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Rowley Regis

Rowley Regis maps

Historic maps of Rowley Regis and the local area, hand-drawn by Ordnance Survey and Samuel Lewis.   View all Rowley Regis maps

Rowley Regis photos

We have no photos of Rowley Regis, although we do have photos of these nearby places:

Dudley| Brierley Hill| Lye| West Bromwich| Harborne| Old Swinford| Stourbridge| Wordsley| Edgbaston| Sedgley| Kingswinford| Wollaston| Bilston| Wednesbury| Bournville| Northfield| Hagley| Rubery| West Hagley| Clent| Penn| Kings Norton| Churchill| Blakedown

Rowley Regis area books

Displaying 1 of 9 books about Rowley Regis and the local area.   View all books for this area

Memories of Rowley Regis

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West Midlands memories

Moving to The West Midlands

We moved from The Medway Towns in South-east of England in the early nineties to the West Midlands to go narrow boating on the canals. I worked for premier narrow boat builders Les Allen and Sons at Velencia Wharf in Oldbury and we bought a small seventeenth century cottage in Corngreaves road nearly opposite Corngreaves Hall beside what was then Clancey's Foundary and the river Stour. The Hall was then in use or part use, as the clubhouse and car park of Corngreaves Golf Course which was a municipal eighteen hole course where I walked my Alsatian dog night and morning for the five years we lived happily in Holmestead Cottage. At the time there was a part derelict but nearly intact nail making shop built onto the back of a cottage just up the road, which still had the little forge and all the rusted tools hanging from the rafters, in the Highstreet near the railway station the site of the large chain makers where the anchor chain for... Read more

Cradley Heath, 60s, 70s.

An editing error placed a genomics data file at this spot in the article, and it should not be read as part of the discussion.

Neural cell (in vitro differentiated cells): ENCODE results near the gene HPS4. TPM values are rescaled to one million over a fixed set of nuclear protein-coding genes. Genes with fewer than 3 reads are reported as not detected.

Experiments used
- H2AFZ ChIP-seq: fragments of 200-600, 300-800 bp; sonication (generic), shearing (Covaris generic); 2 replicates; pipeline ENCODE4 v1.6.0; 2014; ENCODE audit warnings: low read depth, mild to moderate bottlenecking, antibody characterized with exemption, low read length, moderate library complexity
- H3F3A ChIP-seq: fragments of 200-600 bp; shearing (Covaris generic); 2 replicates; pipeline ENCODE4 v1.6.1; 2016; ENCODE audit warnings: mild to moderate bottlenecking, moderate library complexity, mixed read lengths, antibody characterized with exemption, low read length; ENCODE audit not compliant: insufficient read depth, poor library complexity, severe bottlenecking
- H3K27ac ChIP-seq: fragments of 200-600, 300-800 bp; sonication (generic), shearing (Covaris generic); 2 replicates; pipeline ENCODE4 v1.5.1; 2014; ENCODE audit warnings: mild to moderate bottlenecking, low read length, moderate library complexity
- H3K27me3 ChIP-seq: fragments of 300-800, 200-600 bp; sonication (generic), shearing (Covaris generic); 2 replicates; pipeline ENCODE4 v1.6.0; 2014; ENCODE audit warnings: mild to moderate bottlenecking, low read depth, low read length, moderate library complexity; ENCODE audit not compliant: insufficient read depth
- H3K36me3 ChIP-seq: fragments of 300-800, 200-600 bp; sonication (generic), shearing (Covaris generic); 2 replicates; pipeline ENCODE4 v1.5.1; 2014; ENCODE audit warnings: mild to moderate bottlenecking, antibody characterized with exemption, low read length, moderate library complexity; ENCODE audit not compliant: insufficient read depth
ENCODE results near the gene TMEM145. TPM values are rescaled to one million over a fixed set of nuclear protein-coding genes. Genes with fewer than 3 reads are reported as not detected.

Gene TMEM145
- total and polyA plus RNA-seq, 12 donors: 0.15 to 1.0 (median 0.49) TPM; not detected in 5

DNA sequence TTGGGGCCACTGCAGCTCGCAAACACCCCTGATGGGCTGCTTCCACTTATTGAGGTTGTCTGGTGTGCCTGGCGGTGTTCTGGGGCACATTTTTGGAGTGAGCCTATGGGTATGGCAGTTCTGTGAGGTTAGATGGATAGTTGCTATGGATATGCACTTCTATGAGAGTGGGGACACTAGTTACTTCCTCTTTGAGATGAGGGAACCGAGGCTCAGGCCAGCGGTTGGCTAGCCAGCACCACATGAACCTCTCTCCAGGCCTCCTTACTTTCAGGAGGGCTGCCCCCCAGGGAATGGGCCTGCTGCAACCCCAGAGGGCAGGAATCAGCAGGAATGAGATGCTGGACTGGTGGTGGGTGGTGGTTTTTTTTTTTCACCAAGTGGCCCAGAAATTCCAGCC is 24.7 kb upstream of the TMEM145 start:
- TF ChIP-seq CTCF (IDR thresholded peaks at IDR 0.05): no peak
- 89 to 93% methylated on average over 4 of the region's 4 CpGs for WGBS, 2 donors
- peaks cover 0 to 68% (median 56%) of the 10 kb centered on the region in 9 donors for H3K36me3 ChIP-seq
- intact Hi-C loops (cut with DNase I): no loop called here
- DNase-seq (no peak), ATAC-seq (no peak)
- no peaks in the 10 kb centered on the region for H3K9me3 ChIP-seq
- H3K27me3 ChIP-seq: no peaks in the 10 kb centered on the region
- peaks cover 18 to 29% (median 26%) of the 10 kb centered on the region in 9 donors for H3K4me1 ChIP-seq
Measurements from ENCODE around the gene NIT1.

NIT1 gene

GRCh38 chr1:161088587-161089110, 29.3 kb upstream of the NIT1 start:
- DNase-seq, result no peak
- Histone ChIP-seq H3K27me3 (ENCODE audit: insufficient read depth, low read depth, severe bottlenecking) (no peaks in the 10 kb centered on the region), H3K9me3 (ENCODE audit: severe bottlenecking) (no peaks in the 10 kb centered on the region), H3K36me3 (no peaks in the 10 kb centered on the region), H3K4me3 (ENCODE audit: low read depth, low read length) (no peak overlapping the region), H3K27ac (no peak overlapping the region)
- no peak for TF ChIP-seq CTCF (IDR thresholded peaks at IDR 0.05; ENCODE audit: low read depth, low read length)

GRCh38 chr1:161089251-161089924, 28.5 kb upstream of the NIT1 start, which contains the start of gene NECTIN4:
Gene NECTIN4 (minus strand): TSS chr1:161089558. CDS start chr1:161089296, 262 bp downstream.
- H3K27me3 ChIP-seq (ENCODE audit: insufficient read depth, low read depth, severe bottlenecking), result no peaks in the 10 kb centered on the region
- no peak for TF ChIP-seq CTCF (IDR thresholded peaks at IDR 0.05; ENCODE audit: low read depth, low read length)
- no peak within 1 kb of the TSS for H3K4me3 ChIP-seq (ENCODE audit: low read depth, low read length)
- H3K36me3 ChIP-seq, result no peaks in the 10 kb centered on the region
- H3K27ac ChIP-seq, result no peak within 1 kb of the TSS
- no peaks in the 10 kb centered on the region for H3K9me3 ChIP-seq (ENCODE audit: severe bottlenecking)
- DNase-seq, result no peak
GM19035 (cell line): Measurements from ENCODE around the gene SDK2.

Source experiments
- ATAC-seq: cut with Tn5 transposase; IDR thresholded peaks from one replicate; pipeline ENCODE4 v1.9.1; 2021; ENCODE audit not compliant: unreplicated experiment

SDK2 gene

Hi there, Just thought I would see if there are any other people who remember their childhood in Cradley Heath? I lived on the Codsall est. Meadow Walk to be precise, here are a few memories I have of the best childhood I could have wished for. We played footy on Bearmore Bank which also had a park with swings, slides, etc. also when it got hot playing footy, there was always the Corona factory! Bottles of the best pop around - all free if you were quick enough! Next to it stood the 'test' bike race track where we all thought we were speedway riders! Nearby was the old railway goods yard which closed down and became a great place to build camps in the lofts and under the platforms. Next to that was the churchyard with the 'Devil's grave' - run round it 10 times then break a bottle on it and he would appear... nobody hung around long enough to find out! We also played footy on... Read more

Rood End School

I was born in July 1939 in a street with the unbelievable name of `Dog Kennel Lane` in Oldbury, now in West Midlands, can you believe that? Actually I think it was in the Langley area of Oldbury. As I was so young at the time I don`t actually remember much about it and little did I know that my wife was born within howling distance just two years earlier, so she must have heard me howling sometime or other. Somehow my mother moved, with my brother and I, to the Queens Head area of Oldbury to a cul de sac called Douglas Avenue where my brother and I spent our formative years during WW2, where we lived with our gran. I went to Rood End school in Langley Green; the school is still there as a matter of fact. We had to walk quite a long way really to go to school, as I remember, with our mother taking us; and in the winters with heavy snowfalls not at all very... Read more